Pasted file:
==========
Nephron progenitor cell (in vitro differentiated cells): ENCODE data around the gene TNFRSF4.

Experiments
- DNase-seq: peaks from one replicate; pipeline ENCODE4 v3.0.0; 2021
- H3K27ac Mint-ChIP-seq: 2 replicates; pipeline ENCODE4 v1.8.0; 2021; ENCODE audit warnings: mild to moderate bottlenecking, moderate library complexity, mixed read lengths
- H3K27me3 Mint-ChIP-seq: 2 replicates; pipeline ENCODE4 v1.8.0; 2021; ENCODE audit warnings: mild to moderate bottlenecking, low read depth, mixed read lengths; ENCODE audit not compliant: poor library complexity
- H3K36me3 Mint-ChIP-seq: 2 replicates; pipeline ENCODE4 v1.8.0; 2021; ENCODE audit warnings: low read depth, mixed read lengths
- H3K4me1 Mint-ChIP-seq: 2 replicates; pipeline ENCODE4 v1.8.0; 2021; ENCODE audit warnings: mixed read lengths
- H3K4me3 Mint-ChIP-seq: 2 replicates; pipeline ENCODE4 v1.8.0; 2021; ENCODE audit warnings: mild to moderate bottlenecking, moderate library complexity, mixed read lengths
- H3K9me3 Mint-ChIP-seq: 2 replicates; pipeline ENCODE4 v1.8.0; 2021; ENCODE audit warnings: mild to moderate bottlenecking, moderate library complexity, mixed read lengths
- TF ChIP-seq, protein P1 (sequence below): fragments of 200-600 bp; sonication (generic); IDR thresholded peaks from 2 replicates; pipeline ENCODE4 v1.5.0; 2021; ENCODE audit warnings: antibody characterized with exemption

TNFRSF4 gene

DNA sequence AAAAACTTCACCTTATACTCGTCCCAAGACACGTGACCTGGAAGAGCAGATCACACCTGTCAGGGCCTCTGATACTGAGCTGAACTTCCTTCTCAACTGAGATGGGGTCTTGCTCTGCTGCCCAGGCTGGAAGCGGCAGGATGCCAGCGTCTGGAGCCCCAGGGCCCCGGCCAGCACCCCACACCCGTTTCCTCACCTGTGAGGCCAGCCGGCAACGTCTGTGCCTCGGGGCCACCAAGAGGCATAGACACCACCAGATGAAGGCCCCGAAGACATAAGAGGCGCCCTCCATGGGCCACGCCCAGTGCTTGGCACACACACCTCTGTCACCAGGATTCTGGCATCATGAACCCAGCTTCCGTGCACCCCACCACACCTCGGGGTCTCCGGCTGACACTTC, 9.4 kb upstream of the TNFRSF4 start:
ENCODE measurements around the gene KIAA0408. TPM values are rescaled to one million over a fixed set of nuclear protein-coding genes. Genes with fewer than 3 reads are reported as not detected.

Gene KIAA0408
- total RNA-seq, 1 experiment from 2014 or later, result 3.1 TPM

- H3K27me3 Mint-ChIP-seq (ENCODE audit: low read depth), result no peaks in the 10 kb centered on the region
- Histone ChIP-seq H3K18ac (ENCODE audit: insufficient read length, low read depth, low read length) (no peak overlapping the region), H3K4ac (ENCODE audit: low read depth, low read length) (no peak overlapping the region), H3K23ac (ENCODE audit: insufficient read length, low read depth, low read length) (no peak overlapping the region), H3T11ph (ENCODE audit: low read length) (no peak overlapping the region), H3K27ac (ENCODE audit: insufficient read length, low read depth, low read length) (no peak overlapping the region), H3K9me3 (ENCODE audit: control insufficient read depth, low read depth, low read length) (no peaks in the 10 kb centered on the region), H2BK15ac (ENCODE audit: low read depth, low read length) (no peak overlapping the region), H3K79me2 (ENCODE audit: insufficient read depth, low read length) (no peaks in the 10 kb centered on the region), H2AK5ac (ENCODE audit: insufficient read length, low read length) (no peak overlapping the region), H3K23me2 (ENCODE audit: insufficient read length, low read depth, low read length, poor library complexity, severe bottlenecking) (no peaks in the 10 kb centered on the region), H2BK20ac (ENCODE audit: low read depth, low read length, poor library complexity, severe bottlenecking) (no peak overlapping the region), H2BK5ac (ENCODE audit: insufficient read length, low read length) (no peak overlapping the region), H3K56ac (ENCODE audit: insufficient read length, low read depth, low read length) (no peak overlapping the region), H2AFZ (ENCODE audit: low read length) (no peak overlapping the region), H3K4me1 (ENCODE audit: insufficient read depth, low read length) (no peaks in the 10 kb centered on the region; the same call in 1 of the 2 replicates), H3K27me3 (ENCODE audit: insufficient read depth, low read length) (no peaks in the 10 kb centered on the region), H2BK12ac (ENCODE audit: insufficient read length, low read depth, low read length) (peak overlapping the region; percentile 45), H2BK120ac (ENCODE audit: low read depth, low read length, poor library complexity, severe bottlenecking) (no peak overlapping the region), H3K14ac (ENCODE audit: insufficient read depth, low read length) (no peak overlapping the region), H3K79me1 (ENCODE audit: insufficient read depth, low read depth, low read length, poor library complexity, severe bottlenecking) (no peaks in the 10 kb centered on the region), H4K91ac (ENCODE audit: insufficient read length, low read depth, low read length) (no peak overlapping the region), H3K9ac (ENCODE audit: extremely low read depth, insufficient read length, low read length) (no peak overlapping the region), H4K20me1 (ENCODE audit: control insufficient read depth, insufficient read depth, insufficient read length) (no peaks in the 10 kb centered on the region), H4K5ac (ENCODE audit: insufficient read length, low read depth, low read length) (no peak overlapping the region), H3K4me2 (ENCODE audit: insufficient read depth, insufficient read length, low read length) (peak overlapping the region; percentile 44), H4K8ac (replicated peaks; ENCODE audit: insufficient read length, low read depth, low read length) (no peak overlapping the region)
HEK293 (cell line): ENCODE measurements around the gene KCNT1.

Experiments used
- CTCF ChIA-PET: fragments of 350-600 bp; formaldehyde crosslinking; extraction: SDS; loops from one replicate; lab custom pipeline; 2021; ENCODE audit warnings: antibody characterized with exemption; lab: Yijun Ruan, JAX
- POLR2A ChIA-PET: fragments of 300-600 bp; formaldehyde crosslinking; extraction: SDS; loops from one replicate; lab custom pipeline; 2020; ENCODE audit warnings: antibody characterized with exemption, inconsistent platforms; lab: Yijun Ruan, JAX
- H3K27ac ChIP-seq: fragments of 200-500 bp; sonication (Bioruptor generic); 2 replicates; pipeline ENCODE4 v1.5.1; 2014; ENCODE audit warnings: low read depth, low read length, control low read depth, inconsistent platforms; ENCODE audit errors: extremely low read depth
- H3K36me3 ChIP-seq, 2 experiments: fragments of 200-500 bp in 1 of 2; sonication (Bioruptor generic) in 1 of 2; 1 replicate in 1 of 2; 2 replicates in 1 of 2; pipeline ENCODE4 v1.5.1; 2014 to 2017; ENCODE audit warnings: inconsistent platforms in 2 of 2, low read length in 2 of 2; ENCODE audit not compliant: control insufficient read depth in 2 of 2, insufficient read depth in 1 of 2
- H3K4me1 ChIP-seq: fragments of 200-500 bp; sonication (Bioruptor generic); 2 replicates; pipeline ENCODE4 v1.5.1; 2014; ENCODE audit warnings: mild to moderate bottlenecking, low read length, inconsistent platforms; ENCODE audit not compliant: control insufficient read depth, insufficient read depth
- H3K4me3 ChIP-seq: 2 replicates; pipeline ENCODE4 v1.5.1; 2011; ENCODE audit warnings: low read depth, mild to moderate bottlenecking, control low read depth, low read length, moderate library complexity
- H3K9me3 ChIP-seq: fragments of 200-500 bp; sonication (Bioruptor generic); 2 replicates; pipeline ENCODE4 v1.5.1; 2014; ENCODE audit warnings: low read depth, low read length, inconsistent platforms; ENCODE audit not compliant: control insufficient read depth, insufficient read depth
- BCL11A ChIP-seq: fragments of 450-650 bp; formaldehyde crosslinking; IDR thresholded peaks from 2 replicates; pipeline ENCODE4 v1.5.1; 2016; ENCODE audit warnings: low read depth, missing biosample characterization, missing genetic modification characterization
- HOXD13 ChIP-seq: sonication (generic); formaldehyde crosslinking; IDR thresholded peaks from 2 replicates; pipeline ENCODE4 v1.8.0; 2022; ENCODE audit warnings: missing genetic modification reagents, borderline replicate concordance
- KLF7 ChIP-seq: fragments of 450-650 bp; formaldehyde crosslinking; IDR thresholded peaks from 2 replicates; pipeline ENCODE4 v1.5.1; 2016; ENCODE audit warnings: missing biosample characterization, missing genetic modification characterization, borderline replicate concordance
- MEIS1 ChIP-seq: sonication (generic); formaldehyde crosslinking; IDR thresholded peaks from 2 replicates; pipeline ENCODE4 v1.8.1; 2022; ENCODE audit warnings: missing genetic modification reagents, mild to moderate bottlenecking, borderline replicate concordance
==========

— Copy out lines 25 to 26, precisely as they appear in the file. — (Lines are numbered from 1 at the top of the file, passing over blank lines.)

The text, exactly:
- H3K4me3 ChIP-seq: 2 replicates; pipeline ENCODE4 v1.5.1; 2011; ENCODE audit warnings: low read depth, mild to moderate bottlenecking, control low read depth, low read length, moderate library complexity
- H3K9me3 ChIP-seq: fragments of 200-500 bp; sonication (Bioruptor generic); 2 replicates; pipeline ENCODE4 v1.5.1; 2014; ENCODE audit warnings: low read depth, low read length, inconsistent platforms; ENCODE audit not compliant: control insufficient read depth, insufficient read depth